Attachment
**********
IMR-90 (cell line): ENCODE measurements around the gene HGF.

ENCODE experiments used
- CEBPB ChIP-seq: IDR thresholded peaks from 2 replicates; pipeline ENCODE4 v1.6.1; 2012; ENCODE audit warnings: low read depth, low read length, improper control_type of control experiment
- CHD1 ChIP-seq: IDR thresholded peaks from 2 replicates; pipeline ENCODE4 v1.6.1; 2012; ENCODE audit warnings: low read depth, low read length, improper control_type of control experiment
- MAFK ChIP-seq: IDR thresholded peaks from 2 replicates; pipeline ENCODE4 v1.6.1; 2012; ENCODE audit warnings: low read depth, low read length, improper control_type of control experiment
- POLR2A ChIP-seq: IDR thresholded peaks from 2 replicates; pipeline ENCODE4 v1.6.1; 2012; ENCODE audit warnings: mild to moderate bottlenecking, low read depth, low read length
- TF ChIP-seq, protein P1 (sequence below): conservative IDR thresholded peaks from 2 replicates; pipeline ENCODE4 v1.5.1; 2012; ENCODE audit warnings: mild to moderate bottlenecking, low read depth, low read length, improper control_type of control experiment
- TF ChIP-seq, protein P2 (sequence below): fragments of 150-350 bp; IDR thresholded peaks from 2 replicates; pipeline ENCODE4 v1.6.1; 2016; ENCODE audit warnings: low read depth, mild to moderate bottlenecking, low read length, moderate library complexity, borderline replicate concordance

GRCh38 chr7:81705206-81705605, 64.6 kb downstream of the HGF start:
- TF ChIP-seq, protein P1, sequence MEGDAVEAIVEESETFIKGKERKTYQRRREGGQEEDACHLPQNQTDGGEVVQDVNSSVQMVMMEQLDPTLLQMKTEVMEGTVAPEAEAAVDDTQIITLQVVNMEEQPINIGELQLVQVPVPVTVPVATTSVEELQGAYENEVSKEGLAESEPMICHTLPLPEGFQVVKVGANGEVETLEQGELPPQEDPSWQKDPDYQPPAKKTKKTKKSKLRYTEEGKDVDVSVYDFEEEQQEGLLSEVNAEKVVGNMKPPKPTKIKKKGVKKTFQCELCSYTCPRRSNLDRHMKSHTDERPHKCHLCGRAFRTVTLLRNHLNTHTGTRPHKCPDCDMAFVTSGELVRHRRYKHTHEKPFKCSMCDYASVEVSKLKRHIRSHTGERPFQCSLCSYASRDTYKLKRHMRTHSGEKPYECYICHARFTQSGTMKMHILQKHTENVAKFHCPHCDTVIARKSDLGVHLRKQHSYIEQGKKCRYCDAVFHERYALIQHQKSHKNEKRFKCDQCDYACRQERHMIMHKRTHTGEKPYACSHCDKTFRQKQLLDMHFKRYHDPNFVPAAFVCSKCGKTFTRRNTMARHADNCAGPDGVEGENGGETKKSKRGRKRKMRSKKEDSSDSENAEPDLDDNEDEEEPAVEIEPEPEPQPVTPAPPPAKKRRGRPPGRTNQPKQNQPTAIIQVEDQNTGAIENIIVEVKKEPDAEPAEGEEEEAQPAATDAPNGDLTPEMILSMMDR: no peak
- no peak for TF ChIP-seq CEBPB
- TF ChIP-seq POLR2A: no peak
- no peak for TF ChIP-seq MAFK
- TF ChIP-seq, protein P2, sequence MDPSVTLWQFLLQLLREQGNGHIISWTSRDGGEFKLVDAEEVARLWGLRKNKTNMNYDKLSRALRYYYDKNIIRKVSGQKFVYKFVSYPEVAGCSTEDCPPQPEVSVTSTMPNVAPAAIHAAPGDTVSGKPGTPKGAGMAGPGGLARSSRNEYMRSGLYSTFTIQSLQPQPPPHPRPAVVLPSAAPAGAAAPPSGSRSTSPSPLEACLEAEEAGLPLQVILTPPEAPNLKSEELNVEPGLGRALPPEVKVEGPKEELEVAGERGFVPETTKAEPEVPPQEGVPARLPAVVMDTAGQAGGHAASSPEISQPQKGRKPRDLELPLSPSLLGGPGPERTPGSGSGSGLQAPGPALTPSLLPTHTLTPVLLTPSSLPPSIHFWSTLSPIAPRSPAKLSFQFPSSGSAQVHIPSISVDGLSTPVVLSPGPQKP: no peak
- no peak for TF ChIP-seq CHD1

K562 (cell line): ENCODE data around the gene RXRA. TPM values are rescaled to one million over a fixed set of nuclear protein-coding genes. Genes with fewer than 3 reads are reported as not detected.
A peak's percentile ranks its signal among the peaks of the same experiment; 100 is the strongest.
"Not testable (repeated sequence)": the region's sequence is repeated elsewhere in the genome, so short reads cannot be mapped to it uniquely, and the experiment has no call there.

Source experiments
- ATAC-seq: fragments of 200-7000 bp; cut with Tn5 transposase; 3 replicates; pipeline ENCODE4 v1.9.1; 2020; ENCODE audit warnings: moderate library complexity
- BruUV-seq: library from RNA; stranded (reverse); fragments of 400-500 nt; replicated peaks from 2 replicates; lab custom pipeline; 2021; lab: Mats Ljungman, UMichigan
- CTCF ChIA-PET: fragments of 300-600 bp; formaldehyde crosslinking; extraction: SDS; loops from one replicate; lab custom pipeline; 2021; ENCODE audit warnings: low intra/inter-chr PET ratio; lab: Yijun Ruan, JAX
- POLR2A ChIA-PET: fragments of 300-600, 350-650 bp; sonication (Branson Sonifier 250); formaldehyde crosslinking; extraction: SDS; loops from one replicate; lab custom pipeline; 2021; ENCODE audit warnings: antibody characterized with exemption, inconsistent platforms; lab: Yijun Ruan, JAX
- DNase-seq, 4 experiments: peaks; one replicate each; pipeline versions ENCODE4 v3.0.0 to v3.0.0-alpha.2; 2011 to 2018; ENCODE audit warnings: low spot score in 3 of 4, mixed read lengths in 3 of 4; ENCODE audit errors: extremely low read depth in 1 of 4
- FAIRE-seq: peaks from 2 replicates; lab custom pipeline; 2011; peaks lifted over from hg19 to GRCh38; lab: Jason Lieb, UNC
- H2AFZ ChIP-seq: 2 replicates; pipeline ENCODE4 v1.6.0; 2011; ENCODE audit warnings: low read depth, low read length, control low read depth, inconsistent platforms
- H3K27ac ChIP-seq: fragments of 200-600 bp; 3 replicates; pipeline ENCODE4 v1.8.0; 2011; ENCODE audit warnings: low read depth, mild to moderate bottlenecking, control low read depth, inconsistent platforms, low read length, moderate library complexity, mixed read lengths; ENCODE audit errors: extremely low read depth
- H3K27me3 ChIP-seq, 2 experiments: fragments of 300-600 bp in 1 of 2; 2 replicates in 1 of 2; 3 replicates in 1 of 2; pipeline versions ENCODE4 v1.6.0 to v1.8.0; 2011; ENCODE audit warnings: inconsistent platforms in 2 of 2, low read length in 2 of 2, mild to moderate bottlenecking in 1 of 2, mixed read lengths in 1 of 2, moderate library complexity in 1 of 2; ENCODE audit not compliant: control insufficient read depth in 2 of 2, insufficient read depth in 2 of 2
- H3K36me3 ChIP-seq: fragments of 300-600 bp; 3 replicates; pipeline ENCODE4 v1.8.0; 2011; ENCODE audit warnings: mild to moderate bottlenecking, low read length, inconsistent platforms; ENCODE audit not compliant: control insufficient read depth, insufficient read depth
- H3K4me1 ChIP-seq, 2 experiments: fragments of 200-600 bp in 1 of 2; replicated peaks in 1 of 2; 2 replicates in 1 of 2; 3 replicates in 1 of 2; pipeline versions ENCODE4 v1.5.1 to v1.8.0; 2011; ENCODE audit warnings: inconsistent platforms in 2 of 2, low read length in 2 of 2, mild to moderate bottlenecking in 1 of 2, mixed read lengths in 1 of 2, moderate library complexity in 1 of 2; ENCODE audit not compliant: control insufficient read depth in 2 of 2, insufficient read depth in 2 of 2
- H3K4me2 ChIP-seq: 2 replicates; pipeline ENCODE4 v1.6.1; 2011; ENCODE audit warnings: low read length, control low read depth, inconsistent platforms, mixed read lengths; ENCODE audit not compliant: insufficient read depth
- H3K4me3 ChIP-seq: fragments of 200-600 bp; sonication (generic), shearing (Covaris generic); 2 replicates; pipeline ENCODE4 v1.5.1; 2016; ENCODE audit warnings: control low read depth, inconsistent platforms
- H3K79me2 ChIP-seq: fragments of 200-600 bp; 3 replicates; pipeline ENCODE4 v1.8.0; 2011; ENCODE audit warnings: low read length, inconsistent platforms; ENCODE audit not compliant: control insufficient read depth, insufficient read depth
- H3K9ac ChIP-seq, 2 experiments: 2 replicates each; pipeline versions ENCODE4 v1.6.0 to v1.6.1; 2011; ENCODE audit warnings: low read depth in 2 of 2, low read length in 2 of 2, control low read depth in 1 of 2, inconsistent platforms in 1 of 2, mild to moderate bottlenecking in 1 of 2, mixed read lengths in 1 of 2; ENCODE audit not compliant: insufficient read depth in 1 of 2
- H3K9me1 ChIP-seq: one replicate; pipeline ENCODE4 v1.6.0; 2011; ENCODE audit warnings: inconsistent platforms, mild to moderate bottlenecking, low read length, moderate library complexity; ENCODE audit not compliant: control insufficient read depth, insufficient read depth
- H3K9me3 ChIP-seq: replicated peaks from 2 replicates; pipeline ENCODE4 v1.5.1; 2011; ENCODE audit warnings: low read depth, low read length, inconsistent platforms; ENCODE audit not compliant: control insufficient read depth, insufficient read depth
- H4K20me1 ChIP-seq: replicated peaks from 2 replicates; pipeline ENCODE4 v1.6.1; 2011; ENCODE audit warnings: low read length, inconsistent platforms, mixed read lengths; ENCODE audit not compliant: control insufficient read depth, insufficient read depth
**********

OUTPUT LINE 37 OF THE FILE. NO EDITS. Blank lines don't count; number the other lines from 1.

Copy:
- H4K20me1 ChIP-seq: replicated peaks from 2 replicates; pipeline ENCODE4 v1.6.1; 2011; ENCODE audit warnings: low read length, inconsistent platforms, mixed read lengths; ENCODE audit not compliant: control insufficient read depth, insufficient read depth